The Children of the Shire

 

There’s not a whole lot of information about Hobbit children in Tolkien’s works. In fact, the youngest Hobbit mentioned in The Lord of the Rings is Pippin (28 when The Fellowship of the Ring begins). But if you read between the lines and piece together the facts from Tolkien’s own life, you can learn a lot of interesting things about kids. Read an exclusive bonus chapter from my book The Wisdom of the Shire courtesy of Middle-earth News.

The Children of the Shire (Part 1)

Hobbit Moments

Last week I entered the virtual Hobbit-hole (via Skype) of Tolkienista Milo Broadbelt, the creator of the wonderful site Hobbit Moments. Milo lives in England in a place that very much resembles a real version of the Shire of Middle-earth. He takes stunning photographs of his world, documenting the often overlooked miracles of life: a fallen autumn leaf on a rock; mushrooms springing up amongst leaves; fledglings on a power line.

Milo talks about the world around him with beautiful prose that is often reminiscent of his hero J.R.R. Tolkien, and Milo’s philosophy stirs something in my soul:

“By taking the time to look around us, wherever we are, each and every day – to look, really look, not merely glance – the changes each day can be seen and felt and enjoyed. Nature is changing with the seasons, be a part of it and who knows what might change in you?”

Reading Milo’s blogs feels like you’re taking a walk with Bilbo or Frodo around the Shire. He creates an entrancing link between Tolkien’s works and reality. One of these days I wouldn’t be surprised if Milo ran into some real Elves, or maybe even Tom Bombadil!

Milo also writes great reviews about Tolkien-related books, posts The Hobbit film news, and talks about cool things like the newest Hobbit Trilogy replicas from Weta (such as Thorin’s key).

Listen to Milo interview me about my book The Wisdom of the Shire.

iTunes

or via Milo’s website

What Would Bilbo Do?

Let’s face it. At the start of The Hobbit Bilbo Baggins is a twerp. He’s one of those inveterate (and annoying) bachelors obsessed with his own daily routine. Get up, brush copious foot hair, shine the big brass knob in center of door until it gleams like gold, have tea and pipe on the porch, avoid all contact with mysterious strangers (e.g. door-to-door button salesmen or vagabond Wizards).

He has become his own inner child.

Gandalf, however, senses great things in Bilbo. “There is a seed of courage,” Tolkien wrote about the Hobbits, “hidden (often deeply, it is true) in the heart of the fattest and most timid Hobbit, waiting for some final and desperate danger to make it grow.” The Wizard thinks Bilbo’s seed of courage is ready to sprout, and that’s why he browbeats him into joining Thorin & Co. on their quest to the Lonely Mountain.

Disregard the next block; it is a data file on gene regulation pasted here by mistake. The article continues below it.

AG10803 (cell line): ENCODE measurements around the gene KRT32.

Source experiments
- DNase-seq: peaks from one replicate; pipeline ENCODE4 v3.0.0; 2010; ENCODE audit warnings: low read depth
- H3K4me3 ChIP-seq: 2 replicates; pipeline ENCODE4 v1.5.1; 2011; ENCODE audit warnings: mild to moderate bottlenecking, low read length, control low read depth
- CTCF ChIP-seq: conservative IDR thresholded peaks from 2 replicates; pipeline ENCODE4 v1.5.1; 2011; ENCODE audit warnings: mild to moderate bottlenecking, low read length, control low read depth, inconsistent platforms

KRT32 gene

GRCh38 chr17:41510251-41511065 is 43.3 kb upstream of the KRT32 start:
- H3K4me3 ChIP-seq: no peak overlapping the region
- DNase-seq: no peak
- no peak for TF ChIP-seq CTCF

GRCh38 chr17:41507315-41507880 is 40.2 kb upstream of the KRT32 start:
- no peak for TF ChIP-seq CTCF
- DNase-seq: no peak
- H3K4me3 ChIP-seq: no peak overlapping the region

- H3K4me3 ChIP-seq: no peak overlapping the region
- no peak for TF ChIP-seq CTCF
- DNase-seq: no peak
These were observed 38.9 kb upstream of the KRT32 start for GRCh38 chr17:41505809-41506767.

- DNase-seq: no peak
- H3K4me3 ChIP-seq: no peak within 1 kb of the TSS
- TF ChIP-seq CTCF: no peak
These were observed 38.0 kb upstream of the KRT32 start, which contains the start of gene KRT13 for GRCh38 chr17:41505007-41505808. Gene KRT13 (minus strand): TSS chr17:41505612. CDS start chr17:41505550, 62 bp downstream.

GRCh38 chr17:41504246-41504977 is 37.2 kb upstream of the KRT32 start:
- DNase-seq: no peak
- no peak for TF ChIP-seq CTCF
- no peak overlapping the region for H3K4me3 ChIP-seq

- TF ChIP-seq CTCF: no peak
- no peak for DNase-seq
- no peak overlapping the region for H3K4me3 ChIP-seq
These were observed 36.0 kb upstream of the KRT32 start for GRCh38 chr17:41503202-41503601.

Perhaps it is Gandalf’s goading that finally lures Bilbo off on the adventure. Or maybe it’s the rousing Dwarven song that bewitches the poor Hobbit (“We must away ere break of day/To seek the pale enchanted gold.”) Whatever the case, it’s a whingeing, frightened little fellow who dashes away from Bag End, forgetting even to bring his “pocket-handkerchiefs.”

For the first part of the journey to the Lonely Mountain Bilbo is a terrible companion. He’s constantly complaining about their trials. “My stomach feels like an empty sack,” he whimpers to Thorin. And not only that—he’s missing blackberry picking back home! (Bilbo “Berries” Baggins isn’t exactly the toughest burglar to send into the den of a homicidal dragon.)

Bilbo’s “seed of courage” grows throughout the tale, from facing the horde of spiders in Mirkwood (and single-handedly saving all the Dwarves), to freeing his captive companions from the Elven-king’s dungeons, to sneaking into the very heart of Smaug’s lair and facing the monster, albeit wearing a ring of invisibility.

But the most courageous act Bilbo commits in the entire story is not what most people would consider to be an act of valor. It is, in fact, an act of pacifism. When Bilbo sees that his Dwarf friends bewitched by the “pale enchanted gold” he realizes the entire adventure has been mere folly. He doesn’t want riches, anymore. All he desires is the taste of pure water from one of Beorn’s wooden bowls. He just wants to get back home to his snug little hole.

And when he understands that the Dwarves—led by the pigheaded and treasure-possessed Thorin—are going to take on an entire army of Men and Elves (and thereby almost certainly get slaughtered), Bilbo’s true “seed of courage” finally bursts fully to life. He takes the jewel called the Arkenstone—the one thing from Smaug’s hoard that Thorin prizes above all others—and brings it to Thranduil. He presents the jewel to the Elven-king as a peace offering, knowing full well that Thorin will probably kill him for the act. Bilbo willingly gives up his share in the treasure (the equivalent of billions of dollars!) to stop a war. How many people in our world have been tempted by wealth to do the exact opposite?

The enraged Thorin very nearly does commit Hobbit-murder. The Dwarf comes perilously close to throwing Bilbo off a high wall before Gandalf steps in and saves him. In the end, upon his deathbed, Thorin begs Bilbo for his forgiveness. He tells Bilbo, “If more of us valued food and cheer and song above hoarded gold, it would be a merrier world.”

Bilbo returns to the Shire with more than enough wealth to last him a lifetime. And he spends the rest of his days in peace, adopting his young cousin Frodo (whom he fondly refers to as his nephew). Bilbo is the first stay-at-home single dad in the history of literature! The cheerful, kind and generous master of Bag End is a much-changed person from the callow Hobbit who started out the tale.

He’s become, for lack of a better word, a man.